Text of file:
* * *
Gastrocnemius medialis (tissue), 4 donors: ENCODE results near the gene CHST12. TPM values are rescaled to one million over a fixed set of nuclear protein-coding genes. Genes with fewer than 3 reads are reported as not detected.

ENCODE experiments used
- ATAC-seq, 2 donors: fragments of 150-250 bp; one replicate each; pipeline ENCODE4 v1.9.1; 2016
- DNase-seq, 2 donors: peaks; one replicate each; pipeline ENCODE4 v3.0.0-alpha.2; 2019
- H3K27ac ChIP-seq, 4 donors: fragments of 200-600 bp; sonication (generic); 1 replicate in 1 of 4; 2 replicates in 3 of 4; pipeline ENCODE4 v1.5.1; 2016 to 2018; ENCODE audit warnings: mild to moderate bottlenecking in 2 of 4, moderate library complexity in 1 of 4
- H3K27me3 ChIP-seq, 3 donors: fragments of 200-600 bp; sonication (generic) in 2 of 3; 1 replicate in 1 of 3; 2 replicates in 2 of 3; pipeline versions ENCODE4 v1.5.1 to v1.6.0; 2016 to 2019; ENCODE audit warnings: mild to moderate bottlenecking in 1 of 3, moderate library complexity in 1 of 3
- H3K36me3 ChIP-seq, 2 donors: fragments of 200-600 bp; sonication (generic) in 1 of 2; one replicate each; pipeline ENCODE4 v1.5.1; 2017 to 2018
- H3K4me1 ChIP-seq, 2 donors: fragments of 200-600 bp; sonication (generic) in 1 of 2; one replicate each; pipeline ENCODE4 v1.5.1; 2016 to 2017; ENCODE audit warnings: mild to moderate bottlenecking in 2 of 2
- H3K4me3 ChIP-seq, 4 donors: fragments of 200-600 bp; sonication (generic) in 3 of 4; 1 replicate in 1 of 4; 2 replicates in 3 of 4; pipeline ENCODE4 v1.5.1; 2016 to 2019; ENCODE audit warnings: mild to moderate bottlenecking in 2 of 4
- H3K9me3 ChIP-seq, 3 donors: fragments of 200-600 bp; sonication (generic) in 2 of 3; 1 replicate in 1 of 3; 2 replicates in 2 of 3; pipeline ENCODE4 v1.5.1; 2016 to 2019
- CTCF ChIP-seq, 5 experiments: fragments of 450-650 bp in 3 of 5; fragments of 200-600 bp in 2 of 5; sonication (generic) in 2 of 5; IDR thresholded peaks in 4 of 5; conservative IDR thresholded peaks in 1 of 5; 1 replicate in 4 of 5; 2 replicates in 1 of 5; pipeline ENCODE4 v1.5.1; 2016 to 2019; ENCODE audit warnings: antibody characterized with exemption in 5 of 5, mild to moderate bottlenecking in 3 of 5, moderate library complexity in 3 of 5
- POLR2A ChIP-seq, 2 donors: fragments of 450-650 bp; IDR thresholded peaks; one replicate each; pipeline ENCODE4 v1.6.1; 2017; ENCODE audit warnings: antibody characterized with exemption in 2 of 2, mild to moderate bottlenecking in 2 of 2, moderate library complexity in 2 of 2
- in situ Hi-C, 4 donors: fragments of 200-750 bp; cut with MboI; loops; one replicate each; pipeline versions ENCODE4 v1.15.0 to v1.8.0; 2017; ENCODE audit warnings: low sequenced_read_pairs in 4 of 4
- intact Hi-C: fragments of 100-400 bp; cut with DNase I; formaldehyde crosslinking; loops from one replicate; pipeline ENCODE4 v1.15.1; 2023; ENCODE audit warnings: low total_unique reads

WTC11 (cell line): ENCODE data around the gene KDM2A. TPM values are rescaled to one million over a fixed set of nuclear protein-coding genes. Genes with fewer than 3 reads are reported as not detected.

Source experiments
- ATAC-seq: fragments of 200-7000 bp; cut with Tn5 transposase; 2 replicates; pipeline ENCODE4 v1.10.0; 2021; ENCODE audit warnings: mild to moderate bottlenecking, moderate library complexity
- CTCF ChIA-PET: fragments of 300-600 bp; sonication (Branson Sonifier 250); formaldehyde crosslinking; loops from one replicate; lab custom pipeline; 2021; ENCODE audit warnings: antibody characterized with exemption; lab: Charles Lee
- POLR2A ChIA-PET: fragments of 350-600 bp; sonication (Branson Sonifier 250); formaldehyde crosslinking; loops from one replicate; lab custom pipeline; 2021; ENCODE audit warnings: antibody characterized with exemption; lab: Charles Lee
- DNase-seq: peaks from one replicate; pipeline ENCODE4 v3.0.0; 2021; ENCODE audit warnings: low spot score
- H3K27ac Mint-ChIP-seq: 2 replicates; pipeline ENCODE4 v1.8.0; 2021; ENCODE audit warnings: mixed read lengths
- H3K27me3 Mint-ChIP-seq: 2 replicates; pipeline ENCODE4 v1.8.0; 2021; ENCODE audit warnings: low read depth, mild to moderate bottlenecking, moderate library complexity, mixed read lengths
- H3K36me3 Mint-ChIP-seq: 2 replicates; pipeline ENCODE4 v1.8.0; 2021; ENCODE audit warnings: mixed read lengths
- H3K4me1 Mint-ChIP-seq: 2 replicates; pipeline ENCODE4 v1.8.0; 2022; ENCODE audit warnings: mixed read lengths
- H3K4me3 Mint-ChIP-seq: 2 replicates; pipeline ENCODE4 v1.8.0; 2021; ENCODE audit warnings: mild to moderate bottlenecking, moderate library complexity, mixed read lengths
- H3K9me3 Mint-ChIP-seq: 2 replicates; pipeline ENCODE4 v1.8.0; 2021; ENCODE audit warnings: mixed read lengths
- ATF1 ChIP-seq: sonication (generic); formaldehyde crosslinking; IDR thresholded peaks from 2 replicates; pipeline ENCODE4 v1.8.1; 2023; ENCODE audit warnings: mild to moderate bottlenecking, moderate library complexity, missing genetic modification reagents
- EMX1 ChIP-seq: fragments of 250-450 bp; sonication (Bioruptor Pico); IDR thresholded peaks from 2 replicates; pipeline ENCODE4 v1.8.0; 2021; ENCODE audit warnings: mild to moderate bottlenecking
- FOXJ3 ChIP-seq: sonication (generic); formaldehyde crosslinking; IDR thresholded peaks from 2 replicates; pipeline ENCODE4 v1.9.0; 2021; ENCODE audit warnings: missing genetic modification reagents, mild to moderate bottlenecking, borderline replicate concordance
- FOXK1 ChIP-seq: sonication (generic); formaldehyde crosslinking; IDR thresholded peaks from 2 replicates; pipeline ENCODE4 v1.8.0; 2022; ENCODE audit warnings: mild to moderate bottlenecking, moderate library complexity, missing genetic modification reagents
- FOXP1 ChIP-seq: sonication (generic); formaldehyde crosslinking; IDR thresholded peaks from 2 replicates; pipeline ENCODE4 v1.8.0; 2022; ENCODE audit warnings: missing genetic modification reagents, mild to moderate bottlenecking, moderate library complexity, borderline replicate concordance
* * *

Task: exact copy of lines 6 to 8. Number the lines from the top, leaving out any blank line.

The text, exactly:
- H3K27me3 ChIP-seq, 3 donors: fragments of 200-600 bp; sonication (generic) in 2 of 3; 1 replicate in 1 of 3; 2 replicates in 2 of 3; pipeline versions ENCODE4 v1.5.1 to v1.6.0; 2016 to 2019; ENCODE audit warnings: mild to moderate bottlenecking in 1 of 3, moderate library complexity in 1 of 3
- H3K36me3 ChIP-seq, 2 donors: fragments of 200-600 bp; sonication (generic) in 1 of 2; one replicate each; pipeline ENCODE4 v1.5.1; 2017 to 2018
- H3K4me1 ChIP-seq, 2 donors: fragments of 200-600 bp; sonication (generic) in 1 of 2; one replicate each; pipeline ENCODE4 v1.5.1; 2016 to 2017; ENCODE audit warnings: mild to moderate bottlenecking in 2 of 2